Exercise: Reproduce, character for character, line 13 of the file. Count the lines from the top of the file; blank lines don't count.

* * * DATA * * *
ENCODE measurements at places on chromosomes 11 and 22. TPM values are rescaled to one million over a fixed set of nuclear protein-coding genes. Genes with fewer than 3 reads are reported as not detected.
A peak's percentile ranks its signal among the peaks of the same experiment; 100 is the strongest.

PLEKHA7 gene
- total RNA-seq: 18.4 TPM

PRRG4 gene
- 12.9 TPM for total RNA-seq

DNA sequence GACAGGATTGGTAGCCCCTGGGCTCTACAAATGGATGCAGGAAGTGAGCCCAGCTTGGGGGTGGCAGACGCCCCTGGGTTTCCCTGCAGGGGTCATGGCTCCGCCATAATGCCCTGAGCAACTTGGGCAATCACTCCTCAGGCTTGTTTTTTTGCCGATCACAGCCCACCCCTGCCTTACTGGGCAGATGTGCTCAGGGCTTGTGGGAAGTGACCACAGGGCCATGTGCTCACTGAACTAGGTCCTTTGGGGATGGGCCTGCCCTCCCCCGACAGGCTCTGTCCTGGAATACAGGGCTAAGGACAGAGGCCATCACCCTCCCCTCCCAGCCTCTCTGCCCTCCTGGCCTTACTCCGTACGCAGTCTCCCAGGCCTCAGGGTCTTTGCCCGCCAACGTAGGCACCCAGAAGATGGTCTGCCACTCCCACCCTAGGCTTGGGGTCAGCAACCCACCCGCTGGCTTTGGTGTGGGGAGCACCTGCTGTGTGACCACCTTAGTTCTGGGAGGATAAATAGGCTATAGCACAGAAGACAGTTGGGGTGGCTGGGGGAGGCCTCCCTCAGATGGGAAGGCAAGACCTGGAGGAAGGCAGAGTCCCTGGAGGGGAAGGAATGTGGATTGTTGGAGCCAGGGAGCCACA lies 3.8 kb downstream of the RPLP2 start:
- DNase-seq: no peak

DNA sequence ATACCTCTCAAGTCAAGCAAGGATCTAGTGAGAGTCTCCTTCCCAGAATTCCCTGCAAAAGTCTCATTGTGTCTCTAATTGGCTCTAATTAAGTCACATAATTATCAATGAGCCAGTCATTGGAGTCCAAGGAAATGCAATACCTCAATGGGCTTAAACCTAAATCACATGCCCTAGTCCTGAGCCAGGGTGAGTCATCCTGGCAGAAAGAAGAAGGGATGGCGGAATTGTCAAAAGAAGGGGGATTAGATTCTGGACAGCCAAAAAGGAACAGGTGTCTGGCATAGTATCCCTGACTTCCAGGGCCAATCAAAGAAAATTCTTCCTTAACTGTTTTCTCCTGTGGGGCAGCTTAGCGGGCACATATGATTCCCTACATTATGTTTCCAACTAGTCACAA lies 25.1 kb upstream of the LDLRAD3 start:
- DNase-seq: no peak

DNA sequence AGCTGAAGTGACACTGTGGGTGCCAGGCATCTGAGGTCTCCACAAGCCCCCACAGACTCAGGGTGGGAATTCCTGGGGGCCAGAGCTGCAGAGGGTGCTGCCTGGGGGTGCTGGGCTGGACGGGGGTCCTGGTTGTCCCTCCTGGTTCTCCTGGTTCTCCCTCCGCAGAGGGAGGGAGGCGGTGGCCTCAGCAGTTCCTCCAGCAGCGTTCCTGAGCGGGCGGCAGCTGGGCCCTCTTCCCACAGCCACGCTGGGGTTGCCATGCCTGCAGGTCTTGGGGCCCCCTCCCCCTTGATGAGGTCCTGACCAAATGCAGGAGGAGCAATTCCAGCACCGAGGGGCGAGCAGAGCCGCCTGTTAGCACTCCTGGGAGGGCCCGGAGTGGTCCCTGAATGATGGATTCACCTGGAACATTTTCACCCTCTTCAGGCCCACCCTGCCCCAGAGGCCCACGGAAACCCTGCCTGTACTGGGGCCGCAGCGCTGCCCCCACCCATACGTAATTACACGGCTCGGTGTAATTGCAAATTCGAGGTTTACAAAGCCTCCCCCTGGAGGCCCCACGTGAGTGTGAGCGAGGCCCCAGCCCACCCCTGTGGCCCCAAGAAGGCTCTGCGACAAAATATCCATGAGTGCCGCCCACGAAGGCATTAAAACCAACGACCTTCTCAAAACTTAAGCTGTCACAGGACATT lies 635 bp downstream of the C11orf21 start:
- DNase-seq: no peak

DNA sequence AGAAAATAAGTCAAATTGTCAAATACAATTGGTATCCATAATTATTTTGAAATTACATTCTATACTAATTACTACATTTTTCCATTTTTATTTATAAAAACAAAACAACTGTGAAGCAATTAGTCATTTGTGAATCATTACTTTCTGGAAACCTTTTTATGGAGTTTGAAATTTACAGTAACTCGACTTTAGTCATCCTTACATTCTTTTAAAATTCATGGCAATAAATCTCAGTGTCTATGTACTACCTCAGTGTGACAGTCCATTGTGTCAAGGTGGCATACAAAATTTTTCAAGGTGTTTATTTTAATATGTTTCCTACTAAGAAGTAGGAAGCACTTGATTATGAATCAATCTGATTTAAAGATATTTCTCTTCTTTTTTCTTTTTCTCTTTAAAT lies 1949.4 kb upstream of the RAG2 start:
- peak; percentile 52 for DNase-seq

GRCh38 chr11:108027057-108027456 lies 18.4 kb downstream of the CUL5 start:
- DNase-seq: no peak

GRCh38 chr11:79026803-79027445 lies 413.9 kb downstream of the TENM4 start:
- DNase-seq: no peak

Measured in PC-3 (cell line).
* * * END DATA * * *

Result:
DNA sequence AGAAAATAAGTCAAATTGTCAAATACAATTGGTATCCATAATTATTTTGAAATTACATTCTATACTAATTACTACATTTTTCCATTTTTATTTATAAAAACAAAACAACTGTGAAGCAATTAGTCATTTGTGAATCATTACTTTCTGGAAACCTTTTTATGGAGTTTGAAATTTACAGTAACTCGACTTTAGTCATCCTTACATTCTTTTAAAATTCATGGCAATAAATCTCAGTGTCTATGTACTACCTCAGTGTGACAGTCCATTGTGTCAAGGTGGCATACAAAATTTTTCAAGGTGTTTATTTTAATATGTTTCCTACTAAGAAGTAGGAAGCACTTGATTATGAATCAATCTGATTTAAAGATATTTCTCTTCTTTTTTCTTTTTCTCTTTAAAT lies 1949.4 kb upstream of the RAG2 start: